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Abraham, Isaac, and Jacos: this is the title he has chosen ; his favourite memorial to all generations : but in this title he declares his relation to his friends and servants when they are dead. He is our support in life ; and that is a blessing and an honour to us; but he delights rather to consider himself as our life in death; and as such we ought to consider him daily. We are all solicitous to raise ourselves in the eyes of our neighbours, and to be reckoned among the higher orders of the living: whereas it should be our chief care to consider, with whom we shall be numbered when we are dead. Let, then, the vain and the ambitious be striving to be in the class of the mighty, the wealthy, and the honourable of this world, while they live : but let us rather provide, that we may be numbered with Abraham, Isaac, and Jacob, when we are dead. Then will God be with us when we are no longer with men; and we shall rest in the hope, that he will soon fulfil the promises made to the Holy Patriarchs, our spiritual forefathers, by raising us from the dead, and giving us a place in the heavenly city, which he hath prepared for them and for us, that they without us, should not be made perfect.

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SERMON

SERMON XIII.

AND WHEN HE HAD SPENT ALL, HE BEGAN TO,

BE IN WANT. LUKE XV. 14.

THE words describe the miserable situa

I tion of a young man, who might have lived in his father's house, where there was plenty of all things for those who were wise enough to enjoy it.

But the love 'of liberty, and novelty, arose in the mind of this unfortunate youth. A restless curiosity was in his temper, and pleasure, was his object: not the pleasure of the wise, but of the foolish ; not that which God allows for our comfort, but that which the tempter throws in our way to ruin us. So he left his father's house, and went afar off, to be his own master, and take his pleasure, where

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no authority would reprove him, no counsel direct him, but that of himself and his wicked companions.

For awhile, he went on as he pleased : but at length, the evil consequences which he had kept out of his mind, fell upon his affairs : he had spent all, and began to be in want. He, who is without prudence, will, by degrees, be without money: and he, who hath spent all, must suffer many inconveniences; of which this is one; that having learned no useful employment, he will be driven to miserable and base expedients to keep himself from starving: as this poor young man, in his distress, submitted to be sent into the field to feed svine, without being allowed the liberty of partaking with them.

The parable supposes this poor sinner to have recovered his senses, and to have returned: but, alas ! how many are there, who go off and never return! whose ruined affairs can never be repaired! who have no father to receive and restore them ; but are left to do as they can, and be lost in the misery they have brought upon themselves.

I mean to use this example of the gospel, for the purpose of warning my hearers, especially some of the younger part of them,

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of of the causes and miseries of extravagance, and of recommending the wisdom and virtue of æconomy, as absolutely necessary to make them happy.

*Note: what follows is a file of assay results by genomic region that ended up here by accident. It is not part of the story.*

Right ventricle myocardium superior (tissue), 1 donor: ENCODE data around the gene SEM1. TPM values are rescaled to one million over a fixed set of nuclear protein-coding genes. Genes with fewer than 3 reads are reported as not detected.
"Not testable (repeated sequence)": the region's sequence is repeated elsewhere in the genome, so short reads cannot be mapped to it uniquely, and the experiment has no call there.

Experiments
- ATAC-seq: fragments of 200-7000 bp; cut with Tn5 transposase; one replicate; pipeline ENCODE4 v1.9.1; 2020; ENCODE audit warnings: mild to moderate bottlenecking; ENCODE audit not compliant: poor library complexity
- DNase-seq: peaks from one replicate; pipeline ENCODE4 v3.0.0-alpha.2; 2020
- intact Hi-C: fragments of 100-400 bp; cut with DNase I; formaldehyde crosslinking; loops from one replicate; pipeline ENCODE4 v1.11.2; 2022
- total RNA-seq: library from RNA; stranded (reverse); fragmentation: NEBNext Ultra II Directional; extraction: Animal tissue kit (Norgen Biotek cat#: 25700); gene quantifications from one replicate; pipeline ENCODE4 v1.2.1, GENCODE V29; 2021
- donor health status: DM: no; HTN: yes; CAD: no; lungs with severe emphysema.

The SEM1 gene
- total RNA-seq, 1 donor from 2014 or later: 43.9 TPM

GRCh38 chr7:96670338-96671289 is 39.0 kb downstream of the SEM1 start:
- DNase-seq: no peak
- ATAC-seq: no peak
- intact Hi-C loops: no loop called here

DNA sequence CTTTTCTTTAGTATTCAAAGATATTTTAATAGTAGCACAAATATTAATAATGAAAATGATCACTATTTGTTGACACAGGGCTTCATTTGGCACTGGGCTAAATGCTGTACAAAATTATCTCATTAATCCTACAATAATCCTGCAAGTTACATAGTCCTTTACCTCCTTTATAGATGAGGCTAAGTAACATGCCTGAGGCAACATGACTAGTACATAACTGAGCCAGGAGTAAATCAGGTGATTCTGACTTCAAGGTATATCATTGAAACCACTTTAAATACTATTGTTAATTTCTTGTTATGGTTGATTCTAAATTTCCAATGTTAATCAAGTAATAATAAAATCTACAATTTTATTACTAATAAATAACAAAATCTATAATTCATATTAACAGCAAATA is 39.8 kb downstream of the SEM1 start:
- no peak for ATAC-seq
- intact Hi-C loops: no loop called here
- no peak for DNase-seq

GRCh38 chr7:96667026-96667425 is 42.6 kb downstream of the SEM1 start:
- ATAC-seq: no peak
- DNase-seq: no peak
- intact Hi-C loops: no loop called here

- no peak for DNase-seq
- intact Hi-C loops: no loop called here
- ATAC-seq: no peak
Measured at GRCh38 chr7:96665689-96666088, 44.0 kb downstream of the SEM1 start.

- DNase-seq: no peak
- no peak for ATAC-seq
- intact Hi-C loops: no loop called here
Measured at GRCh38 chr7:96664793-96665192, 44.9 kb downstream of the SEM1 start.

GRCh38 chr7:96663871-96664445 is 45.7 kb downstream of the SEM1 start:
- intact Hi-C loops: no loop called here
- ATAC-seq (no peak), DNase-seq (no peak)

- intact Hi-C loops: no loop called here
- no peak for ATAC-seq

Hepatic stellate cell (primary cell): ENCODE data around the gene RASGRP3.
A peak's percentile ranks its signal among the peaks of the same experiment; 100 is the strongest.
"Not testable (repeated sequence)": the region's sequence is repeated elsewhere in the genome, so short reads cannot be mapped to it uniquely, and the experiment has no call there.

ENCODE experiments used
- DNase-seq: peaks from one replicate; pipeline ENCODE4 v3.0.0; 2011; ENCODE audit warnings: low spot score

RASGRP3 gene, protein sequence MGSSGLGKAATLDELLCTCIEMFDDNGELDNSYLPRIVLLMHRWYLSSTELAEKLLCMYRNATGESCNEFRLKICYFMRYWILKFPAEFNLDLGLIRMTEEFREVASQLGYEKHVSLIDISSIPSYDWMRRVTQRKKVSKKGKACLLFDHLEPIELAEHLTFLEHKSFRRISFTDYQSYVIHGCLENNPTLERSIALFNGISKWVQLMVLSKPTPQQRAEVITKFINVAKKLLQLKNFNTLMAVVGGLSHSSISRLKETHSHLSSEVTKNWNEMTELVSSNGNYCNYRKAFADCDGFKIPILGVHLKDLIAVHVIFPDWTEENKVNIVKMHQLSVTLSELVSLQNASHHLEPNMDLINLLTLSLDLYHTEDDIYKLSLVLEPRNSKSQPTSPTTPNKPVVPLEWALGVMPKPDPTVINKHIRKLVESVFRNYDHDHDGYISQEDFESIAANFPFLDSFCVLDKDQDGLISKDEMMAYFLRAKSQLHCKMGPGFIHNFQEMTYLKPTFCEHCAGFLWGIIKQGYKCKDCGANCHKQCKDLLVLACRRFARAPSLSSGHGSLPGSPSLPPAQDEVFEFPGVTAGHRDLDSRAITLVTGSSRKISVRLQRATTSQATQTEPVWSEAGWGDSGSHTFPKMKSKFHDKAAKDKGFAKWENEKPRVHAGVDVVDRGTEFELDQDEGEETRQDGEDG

When you enquire into the sources of extravagance, you may imagine that extravagance is owing to an extravagant temper. But extravagance is not the cause of itself: A man will no more throw away his fortune, than he will throw away his victuals, till some infirmity or folly has got possession of his mind. Every act, good or bad, is the result of some counsel, either from a man's judgment, or his imagination, leading his judgment astray. If his idea of things is false or partial, his actions will accord with it: unac. countable, perhaps, to reason and wisdom, but suitable to his conceptions. Allow a madinan his principles, and then you will no longer wonder at his actions. Thus it is in the case of an extravagant person. He has conceived a false idea of things, and persuaded himself, either that we are sent into the world for nothing but to seize the present moment, and take our pleasure, or that his actions will not be attended with such consequences as other men’s are; or that consequences, which are distant, are not to be weighed against gratiT3

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. XIII

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SER. XIII. fication which is present. Extravagance, therefore, in all cases, is to be considered as an effect which hath its causes : and these I find to be,

1. Intemperance. If a man is hungry, he may feed cheaply; but if he is nice, he cannot live but at a great expence. And here we are also to consider, that besides the extravagant charge of high eating and drinking, excess of every kind has a bad effect upon the understanding, and brings upon the mind a sottishness, which is always improvident. As the drunkard loses the direction of his feet, an intemperate man is very apt to lose the direction of his fortune, and run headlong into many other foolish and hurtful expences. Fulness breeds sleepiness and indolence; and while extravagance is carrying every thing out, idleness brings nothing in; so that an intemperate man is between two fires ; he has ruin before him and behind him; and if his livelihood depends on his attention to business, he very soon falls into distress. And the case is not much better with the man of fortune; whose inattention and indolence will have the same baneful effect upon his affairs, though his ruin may not come on so rapidly. Two evil principles are working upon him at

once;

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